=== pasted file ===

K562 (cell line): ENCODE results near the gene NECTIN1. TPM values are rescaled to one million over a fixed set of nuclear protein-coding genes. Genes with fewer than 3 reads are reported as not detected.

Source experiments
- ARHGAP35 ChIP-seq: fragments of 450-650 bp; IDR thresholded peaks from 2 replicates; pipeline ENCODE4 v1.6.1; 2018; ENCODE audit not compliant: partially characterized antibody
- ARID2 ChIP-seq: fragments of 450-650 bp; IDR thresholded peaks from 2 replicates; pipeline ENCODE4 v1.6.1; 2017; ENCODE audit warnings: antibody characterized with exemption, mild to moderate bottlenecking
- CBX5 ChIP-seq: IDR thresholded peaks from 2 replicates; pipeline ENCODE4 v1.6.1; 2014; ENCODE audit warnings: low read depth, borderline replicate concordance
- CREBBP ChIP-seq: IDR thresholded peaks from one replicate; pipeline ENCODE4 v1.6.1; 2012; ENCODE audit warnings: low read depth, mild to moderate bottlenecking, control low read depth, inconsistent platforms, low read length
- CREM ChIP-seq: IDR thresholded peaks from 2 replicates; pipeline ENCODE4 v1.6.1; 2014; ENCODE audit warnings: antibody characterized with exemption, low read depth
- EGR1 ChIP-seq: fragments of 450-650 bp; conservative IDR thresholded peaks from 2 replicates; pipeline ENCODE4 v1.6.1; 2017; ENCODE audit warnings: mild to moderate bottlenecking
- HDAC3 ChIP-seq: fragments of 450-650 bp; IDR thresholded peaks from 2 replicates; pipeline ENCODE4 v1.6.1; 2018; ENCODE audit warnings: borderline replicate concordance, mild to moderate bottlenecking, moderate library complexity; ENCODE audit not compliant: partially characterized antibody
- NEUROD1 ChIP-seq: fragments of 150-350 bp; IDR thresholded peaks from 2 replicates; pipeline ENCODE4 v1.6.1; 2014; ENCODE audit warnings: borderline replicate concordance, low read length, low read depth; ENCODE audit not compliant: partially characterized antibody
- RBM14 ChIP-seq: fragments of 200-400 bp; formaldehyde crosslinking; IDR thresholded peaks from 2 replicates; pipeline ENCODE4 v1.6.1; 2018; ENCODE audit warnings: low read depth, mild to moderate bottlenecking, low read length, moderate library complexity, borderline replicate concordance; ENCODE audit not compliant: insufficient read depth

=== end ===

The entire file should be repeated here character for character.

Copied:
K562 (cell line): ENCODE results near the gene NECTIN1. TPM values are rescaled to one million over a fixed set of nuclear protein-coding genes. Genes with fewer than 3 reads are reported as not detected.

Source experiments
- ARHGAP35 ChIP-seq: fragments of 450-650 bp; IDR thresholded peaks from 2 replicates; pipeline ENCODE4 v1.6.1; 2018; ENCODE audit not compliant: partially characterized antibody
- ARID2 ChIP-seq: fragments of 450-650 bp; IDR thresholded peaks from 2 replicates; pipeline ENCODE4 v1.6.1; 2017; ENCODE audit warnings: antibody characterized with exemption, mild to moderate bottlenecking
- CBX5 ChIP-seq: IDR thresholded peaks from 2 replicates; pipeline ENCODE4 v1.6.1; 2014; ENCODE audit warnings: low read depth, borderline replicate concordance
- CREBBP ChIP-seq: IDR thresholded peaks from one replicate; pipeline ENCODE4 v1.6.1; 2012; ENCODE audit warnings: low read depth, mild to moderate bottlenecking, control low read depth, inconsistent platforms, low read length
- CREM ChIP-seq: IDR thresholded peaks from 2 replicates; pipeline ENCODE4 v1.6.1; 2014; ENCODE audit warnings: antibody characterized with exemption, low read depth
- EGR1 ChIP-seq: fragments of 450-650 bp; conservative IDR thresholded peaks from 2 replicates; pipeline ENCODE4 v1.6.1; 2017; ENCODE audit warnings: mild to moderate bottlenecking
- HDAC3 ChIP-seq: fragments of 450-650 bp; IDR thresholded peaks from 2 replicates; pipeline ENCODE4 v1.6.1; 2018; ENCODE audit warnings: borderline replicate concordance, mild to moderate bottlenecking, moderate library complexity; ENCODE audit not compliant: partially characterized antibody
- NEUROD1 ChIP-seq: fragments of 150-350 bp; IDR thresholded peaks from 2 replicates; pipeline ENCODE4 v1.6.1; 2014; ENCODE audit warnings: borderline replicate concordance, low read length, low read depth; ENCODE audit not compliant: partially characterized antibody
- RBM14 ChIP-seq: fragments of 200-400 bp; formaldehyde crosslinking; IDR thresholded peaks from 2 replicates; pipeline ENCODE4 v1.6.1; 2018; ENCODE audit warnings: low read depth, mild to moderate bottlenecking, low read length, moderate library complexity, borderline replicate concordance; ENCODE audit not compliant: insufficient read depth